I recently took A Walk in the Garden and noticed several welcome changes…and a few surprises. Let me share a few.
Clematis ‘Comptesse de Bouchard’ has taken quite a beating over the summer with the scorching full sun that bears down on the south side of the house. My Arranger had suggested that all the brown leaves just might mean it hadn’t made it, but lo and behold, there is new growth and buds and a very welcome flower. I did hand water a bit.
My crape myrtles have remained in bloom far longer this year than in previous ones. Why? I have no idea, but I like it. Large bloom clusters and heavy rains have weighed down many branches, but here is a pleasant surprise. Some of them, with almost horizontal branches because of the weight at the ends, are putting up new flower buds along the branch just as the first flush is fading. The result will be a continuation of crape myrtle color for another few weeks.
Pieris japonica ‘Red Mill’ has set buds for next year’s late winter blooms. While they aren’t flowers yet, they still add a delightful touch to the north side of the house. Who knows? They may even turn up in a vase on some odd Monday.
My Encore azaleas are full of buds and have started blooming throughout the garden. I expect to have quite a bit of color from them soon from white to various shades of pink.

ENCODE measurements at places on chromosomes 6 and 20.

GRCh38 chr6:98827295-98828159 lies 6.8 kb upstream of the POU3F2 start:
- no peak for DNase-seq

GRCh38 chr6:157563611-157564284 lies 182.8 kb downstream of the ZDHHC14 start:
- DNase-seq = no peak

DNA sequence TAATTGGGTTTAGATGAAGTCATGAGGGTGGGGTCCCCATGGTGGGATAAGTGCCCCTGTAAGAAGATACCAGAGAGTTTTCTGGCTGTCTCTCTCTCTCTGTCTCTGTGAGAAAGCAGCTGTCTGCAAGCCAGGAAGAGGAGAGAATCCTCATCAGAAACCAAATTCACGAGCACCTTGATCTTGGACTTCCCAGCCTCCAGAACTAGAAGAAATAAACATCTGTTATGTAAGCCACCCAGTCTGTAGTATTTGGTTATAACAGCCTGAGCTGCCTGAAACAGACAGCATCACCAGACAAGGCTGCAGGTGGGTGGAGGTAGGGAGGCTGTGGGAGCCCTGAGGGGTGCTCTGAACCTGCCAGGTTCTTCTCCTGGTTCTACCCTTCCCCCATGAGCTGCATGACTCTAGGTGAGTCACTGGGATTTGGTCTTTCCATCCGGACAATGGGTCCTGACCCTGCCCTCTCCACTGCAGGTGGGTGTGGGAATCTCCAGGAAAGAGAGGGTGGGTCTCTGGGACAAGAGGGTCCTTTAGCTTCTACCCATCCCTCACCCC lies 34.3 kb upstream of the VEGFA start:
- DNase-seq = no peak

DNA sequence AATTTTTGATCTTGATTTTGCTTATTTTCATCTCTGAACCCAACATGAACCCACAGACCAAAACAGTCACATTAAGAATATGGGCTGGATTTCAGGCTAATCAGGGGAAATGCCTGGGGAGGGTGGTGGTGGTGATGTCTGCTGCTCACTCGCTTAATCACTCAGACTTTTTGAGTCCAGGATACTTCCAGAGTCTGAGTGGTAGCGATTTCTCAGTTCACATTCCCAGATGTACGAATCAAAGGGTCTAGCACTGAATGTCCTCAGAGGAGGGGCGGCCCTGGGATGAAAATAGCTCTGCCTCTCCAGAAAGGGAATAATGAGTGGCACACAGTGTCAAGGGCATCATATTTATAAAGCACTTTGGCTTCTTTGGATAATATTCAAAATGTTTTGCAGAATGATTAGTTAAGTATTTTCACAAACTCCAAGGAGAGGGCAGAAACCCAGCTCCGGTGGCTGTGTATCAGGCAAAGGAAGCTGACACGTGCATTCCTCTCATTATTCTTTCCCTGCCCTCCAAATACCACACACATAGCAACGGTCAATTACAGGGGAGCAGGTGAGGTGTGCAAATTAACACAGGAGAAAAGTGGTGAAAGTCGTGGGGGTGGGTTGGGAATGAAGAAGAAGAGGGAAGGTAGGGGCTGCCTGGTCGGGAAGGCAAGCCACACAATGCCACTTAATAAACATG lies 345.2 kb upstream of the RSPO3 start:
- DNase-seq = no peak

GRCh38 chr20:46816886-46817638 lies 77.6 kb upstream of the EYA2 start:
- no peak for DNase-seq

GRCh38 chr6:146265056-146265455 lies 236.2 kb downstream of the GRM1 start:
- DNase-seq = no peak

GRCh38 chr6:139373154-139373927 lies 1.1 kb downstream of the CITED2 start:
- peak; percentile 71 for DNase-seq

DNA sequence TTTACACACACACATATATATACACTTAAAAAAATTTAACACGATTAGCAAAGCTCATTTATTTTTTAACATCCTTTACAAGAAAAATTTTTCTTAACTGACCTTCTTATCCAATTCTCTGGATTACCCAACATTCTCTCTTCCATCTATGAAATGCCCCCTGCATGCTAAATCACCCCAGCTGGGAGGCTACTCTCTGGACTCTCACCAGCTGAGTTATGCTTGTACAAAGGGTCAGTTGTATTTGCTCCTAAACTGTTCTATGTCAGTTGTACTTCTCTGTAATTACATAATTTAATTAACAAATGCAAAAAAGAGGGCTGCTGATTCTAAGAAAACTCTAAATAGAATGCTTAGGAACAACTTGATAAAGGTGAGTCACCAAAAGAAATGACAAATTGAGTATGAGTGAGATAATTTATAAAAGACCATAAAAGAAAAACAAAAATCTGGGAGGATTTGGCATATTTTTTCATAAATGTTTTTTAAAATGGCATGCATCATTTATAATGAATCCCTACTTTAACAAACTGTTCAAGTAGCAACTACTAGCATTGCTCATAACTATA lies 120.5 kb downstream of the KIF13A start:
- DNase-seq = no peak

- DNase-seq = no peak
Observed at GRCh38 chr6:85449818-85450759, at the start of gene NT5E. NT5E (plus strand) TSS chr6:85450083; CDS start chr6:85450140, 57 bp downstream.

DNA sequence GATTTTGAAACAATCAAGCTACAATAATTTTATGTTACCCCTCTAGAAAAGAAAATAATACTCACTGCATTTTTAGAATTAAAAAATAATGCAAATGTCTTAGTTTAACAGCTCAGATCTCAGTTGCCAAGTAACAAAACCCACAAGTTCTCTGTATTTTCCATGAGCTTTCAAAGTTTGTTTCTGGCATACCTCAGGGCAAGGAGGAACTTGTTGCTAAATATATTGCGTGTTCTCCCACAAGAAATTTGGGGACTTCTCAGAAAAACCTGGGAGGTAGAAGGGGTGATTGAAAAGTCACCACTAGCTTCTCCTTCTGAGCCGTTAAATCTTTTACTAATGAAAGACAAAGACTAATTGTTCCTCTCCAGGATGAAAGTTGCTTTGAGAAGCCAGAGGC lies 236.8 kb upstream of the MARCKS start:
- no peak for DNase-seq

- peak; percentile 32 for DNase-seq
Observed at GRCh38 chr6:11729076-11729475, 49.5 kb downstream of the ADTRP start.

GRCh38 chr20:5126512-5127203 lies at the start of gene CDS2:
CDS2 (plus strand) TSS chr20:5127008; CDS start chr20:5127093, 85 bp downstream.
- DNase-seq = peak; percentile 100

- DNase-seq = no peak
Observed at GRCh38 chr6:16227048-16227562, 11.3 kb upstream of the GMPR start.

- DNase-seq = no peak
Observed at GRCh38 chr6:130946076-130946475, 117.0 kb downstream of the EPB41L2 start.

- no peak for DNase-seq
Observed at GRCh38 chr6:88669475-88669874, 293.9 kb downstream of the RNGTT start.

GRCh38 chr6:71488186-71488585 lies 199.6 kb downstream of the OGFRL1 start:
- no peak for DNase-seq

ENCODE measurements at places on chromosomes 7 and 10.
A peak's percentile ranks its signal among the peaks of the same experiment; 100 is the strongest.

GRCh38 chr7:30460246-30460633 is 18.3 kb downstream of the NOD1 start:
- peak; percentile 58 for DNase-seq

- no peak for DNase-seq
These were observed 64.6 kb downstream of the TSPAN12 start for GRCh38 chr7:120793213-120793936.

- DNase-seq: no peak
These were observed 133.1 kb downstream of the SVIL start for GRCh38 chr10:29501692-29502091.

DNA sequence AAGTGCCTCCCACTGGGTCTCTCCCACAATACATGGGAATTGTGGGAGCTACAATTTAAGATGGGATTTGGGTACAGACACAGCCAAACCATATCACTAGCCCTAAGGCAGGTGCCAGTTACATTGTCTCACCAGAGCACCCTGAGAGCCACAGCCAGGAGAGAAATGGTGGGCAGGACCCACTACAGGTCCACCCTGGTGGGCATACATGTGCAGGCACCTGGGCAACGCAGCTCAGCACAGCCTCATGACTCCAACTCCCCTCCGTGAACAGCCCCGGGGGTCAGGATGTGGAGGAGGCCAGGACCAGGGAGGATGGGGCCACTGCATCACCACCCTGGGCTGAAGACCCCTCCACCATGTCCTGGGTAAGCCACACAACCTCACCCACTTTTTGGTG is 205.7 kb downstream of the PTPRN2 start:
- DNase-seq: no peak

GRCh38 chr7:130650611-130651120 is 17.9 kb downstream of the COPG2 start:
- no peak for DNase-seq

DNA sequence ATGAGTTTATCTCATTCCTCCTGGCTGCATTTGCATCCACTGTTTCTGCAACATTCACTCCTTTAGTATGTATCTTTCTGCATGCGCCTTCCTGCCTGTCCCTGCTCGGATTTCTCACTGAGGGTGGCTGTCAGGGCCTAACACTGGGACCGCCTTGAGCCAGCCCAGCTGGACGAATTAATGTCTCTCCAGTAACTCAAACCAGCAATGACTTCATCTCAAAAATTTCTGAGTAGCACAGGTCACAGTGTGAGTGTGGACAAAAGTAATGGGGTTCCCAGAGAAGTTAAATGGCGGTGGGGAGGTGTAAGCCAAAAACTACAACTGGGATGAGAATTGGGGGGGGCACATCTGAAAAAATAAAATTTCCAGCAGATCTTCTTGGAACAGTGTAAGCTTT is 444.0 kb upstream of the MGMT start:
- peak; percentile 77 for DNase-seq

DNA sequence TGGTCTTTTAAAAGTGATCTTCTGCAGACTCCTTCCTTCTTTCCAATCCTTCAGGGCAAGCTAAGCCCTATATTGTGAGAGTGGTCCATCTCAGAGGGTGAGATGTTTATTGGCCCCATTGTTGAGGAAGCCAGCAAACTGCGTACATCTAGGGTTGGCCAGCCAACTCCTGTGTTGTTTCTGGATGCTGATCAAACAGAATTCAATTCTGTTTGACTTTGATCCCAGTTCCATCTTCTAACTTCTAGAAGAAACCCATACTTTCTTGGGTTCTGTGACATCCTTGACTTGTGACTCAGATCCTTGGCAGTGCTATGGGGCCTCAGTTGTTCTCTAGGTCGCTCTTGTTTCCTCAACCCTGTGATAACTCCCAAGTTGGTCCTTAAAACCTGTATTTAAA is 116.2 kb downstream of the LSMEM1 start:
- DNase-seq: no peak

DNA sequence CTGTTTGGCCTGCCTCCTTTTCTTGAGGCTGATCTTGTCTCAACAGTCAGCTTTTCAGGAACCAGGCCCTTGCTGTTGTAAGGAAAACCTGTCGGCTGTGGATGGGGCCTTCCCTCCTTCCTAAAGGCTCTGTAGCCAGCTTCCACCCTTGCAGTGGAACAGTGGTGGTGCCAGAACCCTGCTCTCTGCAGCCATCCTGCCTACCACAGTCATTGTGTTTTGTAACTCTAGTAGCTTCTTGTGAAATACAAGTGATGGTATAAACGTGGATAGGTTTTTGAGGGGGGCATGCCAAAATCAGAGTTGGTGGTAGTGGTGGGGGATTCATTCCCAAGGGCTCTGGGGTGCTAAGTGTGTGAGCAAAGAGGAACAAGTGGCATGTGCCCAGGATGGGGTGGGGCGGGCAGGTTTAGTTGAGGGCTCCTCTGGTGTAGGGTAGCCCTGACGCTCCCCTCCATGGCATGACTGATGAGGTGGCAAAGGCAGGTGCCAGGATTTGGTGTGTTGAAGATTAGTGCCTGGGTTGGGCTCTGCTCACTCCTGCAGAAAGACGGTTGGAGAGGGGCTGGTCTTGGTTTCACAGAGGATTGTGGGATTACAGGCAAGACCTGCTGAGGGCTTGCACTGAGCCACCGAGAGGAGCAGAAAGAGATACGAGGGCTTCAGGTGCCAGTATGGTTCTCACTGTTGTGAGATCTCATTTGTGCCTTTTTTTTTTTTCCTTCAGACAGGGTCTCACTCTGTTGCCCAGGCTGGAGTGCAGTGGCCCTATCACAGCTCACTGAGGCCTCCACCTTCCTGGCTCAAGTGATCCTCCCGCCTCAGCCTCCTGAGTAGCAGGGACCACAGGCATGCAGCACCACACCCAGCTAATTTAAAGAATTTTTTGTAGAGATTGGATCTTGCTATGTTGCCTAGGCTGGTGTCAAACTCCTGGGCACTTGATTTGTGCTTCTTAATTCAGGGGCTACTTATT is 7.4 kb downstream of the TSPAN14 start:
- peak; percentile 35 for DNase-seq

Most of the hydrangeas have settled down for the year with blossoms fading and turning a less than friendly brown. ‘Endless Summer,’ however, is living up to its name and is putting out new growth with flower buds, some of which have started to open. If all the buds I see open, it should carry well into fall. The late blooming ‘Little Lime’ continues to do well.
This border seemed to be a bit quiet and to need something to perk it up. Last year I saw Ligustrum sinense ‘Sunshine’ at the Home and Garden Show and thought it might have a place in my garden. If fact, seven of them now have a place in my garden. ‘Sunshine’ has the wonderful characteristic of keeping its yellow foliage color throughout the heat of summer. I am pleased with the lift it has given this border.
Finally, readers may remember how much I like the chaste tree (Vitex agnus-castus) for its pale blue flowers. After it bloomed this year, I deadheaded the seed heads, at least those I could reach without falling off the ladder, an event against which I was vehemently warned by my Arranger. Now, just a few weeks later, the tree is covered with new growth and I can see flower buds forming. I anticipate having a full flush of blooms soon. In the photo below, the light green foliage is all new within a few weeks.
Soon, I guess, I will have to take another Walk in the Garden. I hope you will join me.